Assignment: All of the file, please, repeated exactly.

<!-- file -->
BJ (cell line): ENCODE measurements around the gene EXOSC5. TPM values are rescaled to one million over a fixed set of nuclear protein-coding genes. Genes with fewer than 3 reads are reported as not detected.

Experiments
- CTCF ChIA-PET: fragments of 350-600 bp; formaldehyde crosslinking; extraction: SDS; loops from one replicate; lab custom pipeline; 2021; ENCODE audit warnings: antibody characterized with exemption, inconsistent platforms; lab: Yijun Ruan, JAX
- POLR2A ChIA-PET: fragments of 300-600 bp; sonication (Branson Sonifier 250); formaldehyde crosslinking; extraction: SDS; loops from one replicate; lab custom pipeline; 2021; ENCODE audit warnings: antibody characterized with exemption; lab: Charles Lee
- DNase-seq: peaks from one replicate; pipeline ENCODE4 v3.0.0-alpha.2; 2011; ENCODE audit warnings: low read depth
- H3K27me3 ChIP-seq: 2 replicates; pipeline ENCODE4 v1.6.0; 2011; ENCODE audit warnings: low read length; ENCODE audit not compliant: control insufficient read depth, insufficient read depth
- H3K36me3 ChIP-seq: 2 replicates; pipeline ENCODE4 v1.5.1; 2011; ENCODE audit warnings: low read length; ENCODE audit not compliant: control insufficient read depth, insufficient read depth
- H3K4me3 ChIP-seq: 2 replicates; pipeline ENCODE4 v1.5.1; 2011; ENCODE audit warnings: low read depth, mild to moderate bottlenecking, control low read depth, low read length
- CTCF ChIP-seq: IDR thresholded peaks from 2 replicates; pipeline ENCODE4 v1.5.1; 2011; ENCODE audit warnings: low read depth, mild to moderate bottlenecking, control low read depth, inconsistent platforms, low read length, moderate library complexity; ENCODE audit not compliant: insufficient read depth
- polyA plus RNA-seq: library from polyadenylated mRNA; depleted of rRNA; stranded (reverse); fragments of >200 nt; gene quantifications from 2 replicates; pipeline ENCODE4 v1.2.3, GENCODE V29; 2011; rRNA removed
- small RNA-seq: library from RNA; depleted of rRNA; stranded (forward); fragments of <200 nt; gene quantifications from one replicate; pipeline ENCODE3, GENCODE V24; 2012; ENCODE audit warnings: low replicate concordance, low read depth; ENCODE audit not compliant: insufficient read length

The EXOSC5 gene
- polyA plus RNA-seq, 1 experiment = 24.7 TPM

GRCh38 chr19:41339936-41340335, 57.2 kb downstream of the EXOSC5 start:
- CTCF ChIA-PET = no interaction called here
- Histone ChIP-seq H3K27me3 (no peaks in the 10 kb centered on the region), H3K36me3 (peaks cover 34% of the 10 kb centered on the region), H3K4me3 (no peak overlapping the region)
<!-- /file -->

BJ (cell line): ENCODE measurements around the gene EXOSC5. TPM values are rescaled to one million over a fixed set of nuclear protein-coding genes. Genes with fewer than 3 reads are reported as not detected.

Experiments
- CTCF ChIA-PET: fragments of 350-600 bp; formaldehyde crosslinking; extraction: SDS; loops from one replicate; lab custom pipeline; 2021; ENCODE audit warnings: antibody characterized with exemption, inconsistent platforms; lab: Yijun Ruan, JAX
- POLR2A ChIA-PET: fragments of 300-600 bp; sonication (Branson Sonifier 250); formaldehyde crosslinking; extraction: SDS; loops from one replicate; lab custom pipeline; 2021; ENCODE audit warnings: antibody characterized with exemption; lab: Charles Lee
- DNase-seq: peaks from one replicate; pipeline ENCODE4 v3.0.0-alpha.2; 2011; ENCODE audit warnings: low read depth
- H3K27me3 ChIP-seq: 2 replicates; pipeline ENCODE4 v1.6.0; 2011; ENCODE audit warnings: low read length; ENCODE audit not compliant: control insufficient read depth, insufficient read depth
- H3K36me3 ChIP-seq: 2 replicates; pipeline ENCODE4 v1.5.1; 2011; ENCODE audit warnings: low read length; ENCODE audit not compliant: control insufficient read depth, insufficient read depth
- H3K4me3 ChIP-seq: 2 replicates; pipeline ENCODE4 v1.5.1; 2011; ENCODE audit warnings: low read depth, mild to moderate bottlenecking, control low read depth, low read length
- CTCF ChIP-seq: IDR thresholded peaks from 2 replicates; pipeline ENCODE4 v1.5.1; 2011; ENCODE audit warnings: low read depth, mild to moderate bottlenecking, control low read depth, inconsistent platforms, low read length, moderate library complexity; ENCODE audit not compliant: insufficient read depth
- polyA plus RNA-seq: library from polyadenylated mRNA; depleted of rRNA; stranded (reverse); fragments of >200 nt; gene quantifications from 2 replicates; pipeline ENCODE4 v1.2.3, GENCODE V29; 2011; rRNA removed
- small RNA-seq: library from RNA; depleted of rRNA; stranded (forward); fragments of <200 nt; gene quantifications from one replicate; pipeline ENCODE3, GENCODE V24; 2012; ENCODE audit warnings: low replicate concordance, low read depth; ENCODE audit not compliant: insufficient read length

The EXOSC5 gene
- polyA plus RNA-seq, 1 experiment = 24.7 TPM

GRCh38 chr19:41339936-41340335, 57.2 kb downstream of the EXOSC5 start:
- CTCF ChIA-PET = no interaction called here
- Histone ChIP-seq H3K27me3 (no peaks in the 10 kb centered on the region), H3K36me3 (peaks cover 34% of the 10 kb centered on the region), H3K4me3 (no peak overlapping the region)